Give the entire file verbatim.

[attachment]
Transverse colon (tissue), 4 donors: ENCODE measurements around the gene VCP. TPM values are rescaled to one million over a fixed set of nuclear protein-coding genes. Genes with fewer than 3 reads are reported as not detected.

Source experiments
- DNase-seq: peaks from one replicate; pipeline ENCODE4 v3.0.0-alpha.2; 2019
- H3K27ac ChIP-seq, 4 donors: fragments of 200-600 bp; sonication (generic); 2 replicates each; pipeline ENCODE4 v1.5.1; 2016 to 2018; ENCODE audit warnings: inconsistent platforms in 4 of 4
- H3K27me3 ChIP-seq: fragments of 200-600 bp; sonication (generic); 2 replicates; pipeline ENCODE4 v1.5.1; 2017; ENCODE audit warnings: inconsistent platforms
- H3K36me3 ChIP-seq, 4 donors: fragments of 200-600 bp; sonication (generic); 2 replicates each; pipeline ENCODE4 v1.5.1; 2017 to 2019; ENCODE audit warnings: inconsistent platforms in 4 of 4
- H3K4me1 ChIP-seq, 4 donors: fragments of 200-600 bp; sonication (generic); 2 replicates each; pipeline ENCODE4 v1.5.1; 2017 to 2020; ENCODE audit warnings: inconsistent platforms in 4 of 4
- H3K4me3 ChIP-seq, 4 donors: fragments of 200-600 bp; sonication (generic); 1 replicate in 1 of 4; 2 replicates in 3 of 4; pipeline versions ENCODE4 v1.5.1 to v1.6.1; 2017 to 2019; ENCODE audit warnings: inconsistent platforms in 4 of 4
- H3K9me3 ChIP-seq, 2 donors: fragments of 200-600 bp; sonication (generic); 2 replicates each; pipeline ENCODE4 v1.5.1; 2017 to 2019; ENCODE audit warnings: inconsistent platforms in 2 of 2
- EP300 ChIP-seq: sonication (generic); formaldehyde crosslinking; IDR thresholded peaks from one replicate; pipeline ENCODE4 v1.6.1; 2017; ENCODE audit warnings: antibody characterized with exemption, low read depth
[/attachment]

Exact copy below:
Transverse colon (tissue), 4 donors: ENCODE measurements around the gene VCP. TPM values are rescaled to one million over a fixed set of nuclear protein-coding genes. Genes with fewer than 3 reads are reported as not detected.

Source experiments
- DNase-seq: peaks from one replicate; pipeline ENCODE4 v3.0.0-alpha.2; 2019
- H3K27ac ChIP-seq, 4 donors: fragments of 200-600 bp; sonication (generic); 2 replicates each; pipeline ENCODE4 v1.5.1; 2016 to 2018; ENCODE audit warnings: inconsistent platforms in 4 of 4
- H3K27me3 ChIP-seq: fragments of 200-600 bp; sonication (generic); 2 replicates; pipeline ENCODE4 v1.5.1; 2017; ENCODE audit warnings: inconsistent platforms
- H3K36me3 ChIP-seq, 4 donors: fragments of 200-600 bp; sonication (generic); 2 replicates each; pipeline ENCODE4 v1.5.1; 2017 to 2019; ENCODE audit warnings: inconsistent platforms in 4 of 4
- H3K4me1 ChIP-seq, 4 donors: fragments of 200-600 bp; sonication (generic); 2 replicates each; pipeline ENCODE4 v1.5.1; 2017 to 2020; ENCODE audit warnings: inconsistent platforms in 4 of 4
- H3K4me3 ChIP-seq, 4 donors: fragments of 200-600 bp; sonication (generic); 1 replicate in 1 of 4; 2 replicates in 3 of 4; pipeline versions ENCODE4 v1.5.1 to v1.6.1; 2017 to 2019; ENCODE audit warnings: inconsistent platforms in 4 of 4
- H3K9me3 ChIP-seq, 2 donors: fragments of 200-600 bp; sonication (generic); 2 replicates each; pipeline ENCODE4 v1.5.1; 2017 to 2019; ENCODE audit warnings: inconsistent platforms in 2 of 2
- EP300 ChIP-seq: sonication (generic); formaldehyde crosslinking; IDR thresholded peaks from one replicate; pipeline ENCODE4 v1.6.1; 2017; ENCODE audit warnings: antibody characterized with exemption, low read depth